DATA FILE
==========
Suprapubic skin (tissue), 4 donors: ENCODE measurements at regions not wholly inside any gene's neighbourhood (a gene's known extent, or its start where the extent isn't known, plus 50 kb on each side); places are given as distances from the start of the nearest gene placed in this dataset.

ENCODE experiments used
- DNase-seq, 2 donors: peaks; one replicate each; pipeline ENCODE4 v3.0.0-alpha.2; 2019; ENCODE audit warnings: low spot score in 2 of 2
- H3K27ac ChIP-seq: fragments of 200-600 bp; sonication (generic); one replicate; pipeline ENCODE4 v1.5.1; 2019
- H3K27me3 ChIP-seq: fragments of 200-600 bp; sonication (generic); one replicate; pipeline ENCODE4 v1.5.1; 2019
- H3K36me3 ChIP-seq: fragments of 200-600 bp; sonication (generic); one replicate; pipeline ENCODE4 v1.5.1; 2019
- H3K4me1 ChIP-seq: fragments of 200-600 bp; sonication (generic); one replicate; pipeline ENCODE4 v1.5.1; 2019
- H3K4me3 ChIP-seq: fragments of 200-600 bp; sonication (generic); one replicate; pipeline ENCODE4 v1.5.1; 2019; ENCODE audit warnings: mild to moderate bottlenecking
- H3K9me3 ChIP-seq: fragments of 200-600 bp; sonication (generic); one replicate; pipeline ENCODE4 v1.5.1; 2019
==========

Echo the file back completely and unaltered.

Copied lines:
Suprapubic skin (tissue), 4 donors: ENCODE measurements at regions not wholly inside any gene's neighbourhood (a gene's known extent, or its start where the extent isn't known, plus 50 kb on each side); places are given as distances from the start of the nearest gene placed in this dataset.

ENCODE experiments used
- DNase-seq, 2 donors: peaks; one replicate each; pipeline ENCODE4 v3.0.0-alpha.2; 2019; ENCODE audit warnings: low spot score in 2 of 2
- H3K27ac ChIP-seq: fragments of 200-600 bp; sonication (generic); one replicate; pipeline ENCODE4 v1.5.1; 2019
- H3K27me3 ChIP-seq: fragments of 200-600 bp; sonication (generic); one replicate; pipeline ENCODE4 v1.5.1; 2019
- H3K36me3 ChIP-seq: fragments of 200-600 bp; sonication (generic); one replicate; pipeline ENCODE4 v1.5.1; 2019
- H3K4me1 ChIP-seq: fragments of 200-600 bp; sonication (generic); one replicate; pipeline ENCODE4 v1.5.1; 2019
- H3K4me3 ChIP-seq: fragments of 200-600 bp; sonication (generic); one replicate; pipeline ENCODE4 v1.5.1; 2019; ENCODE audit warnings: mild to moderate bottlenecking
- H3K9me3 ChIP-seq: fragments of 200-600 bp; sonication (generic); one replicate; pipeline ENCODE4 v1.5.1; 2019